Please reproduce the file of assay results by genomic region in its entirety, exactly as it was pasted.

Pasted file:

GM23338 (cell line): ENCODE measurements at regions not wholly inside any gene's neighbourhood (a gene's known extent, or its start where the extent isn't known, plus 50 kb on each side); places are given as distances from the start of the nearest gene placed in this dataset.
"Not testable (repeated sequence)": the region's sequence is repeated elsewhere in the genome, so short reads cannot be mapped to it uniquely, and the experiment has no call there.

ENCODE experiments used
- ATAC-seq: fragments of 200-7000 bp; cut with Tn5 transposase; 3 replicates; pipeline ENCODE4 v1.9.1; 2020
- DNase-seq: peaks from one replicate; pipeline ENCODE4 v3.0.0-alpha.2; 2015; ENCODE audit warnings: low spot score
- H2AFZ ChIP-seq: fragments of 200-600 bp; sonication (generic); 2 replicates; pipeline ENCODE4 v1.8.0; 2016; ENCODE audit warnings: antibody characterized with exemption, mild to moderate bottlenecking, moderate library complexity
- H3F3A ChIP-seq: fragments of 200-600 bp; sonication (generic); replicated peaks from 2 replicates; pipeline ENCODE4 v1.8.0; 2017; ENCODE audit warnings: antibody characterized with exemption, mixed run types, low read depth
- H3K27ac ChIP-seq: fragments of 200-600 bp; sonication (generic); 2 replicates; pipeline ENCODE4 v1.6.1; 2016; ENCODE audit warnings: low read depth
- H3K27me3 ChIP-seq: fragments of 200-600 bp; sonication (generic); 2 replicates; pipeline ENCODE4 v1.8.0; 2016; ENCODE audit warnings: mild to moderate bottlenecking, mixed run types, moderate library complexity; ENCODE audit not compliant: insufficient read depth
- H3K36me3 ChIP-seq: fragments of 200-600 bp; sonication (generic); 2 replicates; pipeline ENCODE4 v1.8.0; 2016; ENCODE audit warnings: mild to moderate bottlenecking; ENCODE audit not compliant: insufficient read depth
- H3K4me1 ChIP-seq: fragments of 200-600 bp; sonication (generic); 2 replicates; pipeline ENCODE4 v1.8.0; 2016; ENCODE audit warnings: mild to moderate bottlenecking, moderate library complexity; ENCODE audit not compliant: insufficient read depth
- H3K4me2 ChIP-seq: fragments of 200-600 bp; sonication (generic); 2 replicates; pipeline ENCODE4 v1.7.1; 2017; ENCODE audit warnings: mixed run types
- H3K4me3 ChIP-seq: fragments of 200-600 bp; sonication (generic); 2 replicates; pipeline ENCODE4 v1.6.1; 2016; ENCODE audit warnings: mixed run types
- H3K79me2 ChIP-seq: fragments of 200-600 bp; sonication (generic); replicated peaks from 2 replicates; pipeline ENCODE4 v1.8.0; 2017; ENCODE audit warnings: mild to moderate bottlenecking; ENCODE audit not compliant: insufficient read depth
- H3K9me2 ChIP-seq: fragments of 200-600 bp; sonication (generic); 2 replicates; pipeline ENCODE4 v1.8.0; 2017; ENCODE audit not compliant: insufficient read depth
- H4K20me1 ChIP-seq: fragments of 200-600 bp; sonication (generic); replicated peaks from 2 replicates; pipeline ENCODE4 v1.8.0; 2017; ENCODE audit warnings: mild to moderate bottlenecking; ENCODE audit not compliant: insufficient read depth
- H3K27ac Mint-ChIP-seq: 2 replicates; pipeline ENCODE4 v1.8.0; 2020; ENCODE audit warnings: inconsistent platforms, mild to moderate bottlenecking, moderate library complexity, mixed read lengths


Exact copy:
GM23338 (cell line): ENCODE measurements at regions not wholly inside any gene's neighbourhood (a gene's known extent, or its start where the extent isn't known, plus 50 kb on each side); places are given as distances from the start of the nearest gene placed in this dataset.
"Not testable (repeated sequence)": the region's sequence is repeated elsewhere in the genome, so short reads cannot be mapped to it uniquely, and the experiment has no call there.

ENCODE experiments used
- ATAC-seq: fragments of 200-7000 bp; cut with Tn5 transposase; 3 replicates; pipeline ENCODE4 v1.9.1; 2020
- DNase-seq: peaks from one replicate; pipeline ENCODE4 v3.0.0-alpha.2; 2015; ENCODE audit warnings: low spot score
- H2AFZ ChIP-seq: fragments of 200-600 bp; sonication (generic); 2 replicates; pipeline ENCODE4 v1.8.0; 2016; ENCODE audit warnings: antibody characterized with exemption, mild to moderate bottlenecking, moderate library complexity
- H3F3A ChIP-seq: fragments of 200-600 bp; sonication (generic); replicated peaks from 2 replicates; pipeline ENCODE4 v1.8.0; 2017; ENCODE audit warnings: antibody characterized with exemption, mixed run types, low read depth
- H3K27ac ChIP-seq: fragments of 200-600 bp; sonication (generic); 2 replicates; pipeline ENCODE4 v1.6.1; 2016; ENCODE audit warnings: low read depth
- H3K27me3 ChIP-seq: fragments of 200-600 bp; sonication (generic); 2 replicates; pipeline ENCODE4 v1.8.0; 2016; ENCODE audit warnings: mild to moderate bottlenecking, mixed run types, moderate library complexity; ENCODE audit not compliant: insufficient read depth
- H3K36me3 ChIP-seq: fragments of 200-600 bp; sonication (generic); 2 replicates; pipeline ENCODE4 v1.8.0; 2016; ENCODE audit warnings: mild to moderate bottlenecking; ENCODE audit not compliant: insufficient read depth
- H3K4me1 ChIP-seq: fragments of 200-600 bp; sonication (generic); 2 replicates; pipeline ENCODE4 v1.8.0; 2016; ENCODE audit warnings: mild to moderate bottlenecking, moderate library complexity; ENCODE audit not compliant: insufficient read depth
- H3K4me2 ChIP-seq: fragments of 200-600 bp; sonication (generic); 2 replicates; pipeline ENCODE4 v1.7.1; 2017; ENCODE audit warnings: mixed run types
- H3K4me3 ChIP-seq: fragments of 200-600 bp; sonication (generic); 2 replicates; pipeline ENCODE4 v1.6.1; 2016; ENCODE audit warnings: mixed run types
- H3K79me2 ChIP-seq: fragments of 200-600 bp; sonication (generic); replicated peaks from 2 replicates; pipeline ENCODE4 v1.8.0; 2017; ENCODE audit warnings: mild to moderate bottlenecking; ENCODE audit not compliant: insufficient read depth
- H3K9me2 ChIP-seq: fragments of 200-600 bp; sonication (generic); 2 replicates; pipeline ENCODE4 v1.8.0; 2017; ENCODE audit not compliant: insufficient read depth
- H4K20me1 ChIP-seq: fragments of 200-600 bp; sonication (generic); replicated peaks from 2 replicates; pipeline ENCODE4 v1.8.0; 2017; ENCODE audit warnings: mild to moderate bottlenecking; ENCODE audit not compliant: insufficient read depth
- H3K27ac Mint-ChIP-seq: 2 replicates; pipeline ENCODE4 v1.8.0; 2020; ENCODE audit warnings: inconsistent platforms, mild to moderate bottlenecking, moderate library complexity, mixed read lengths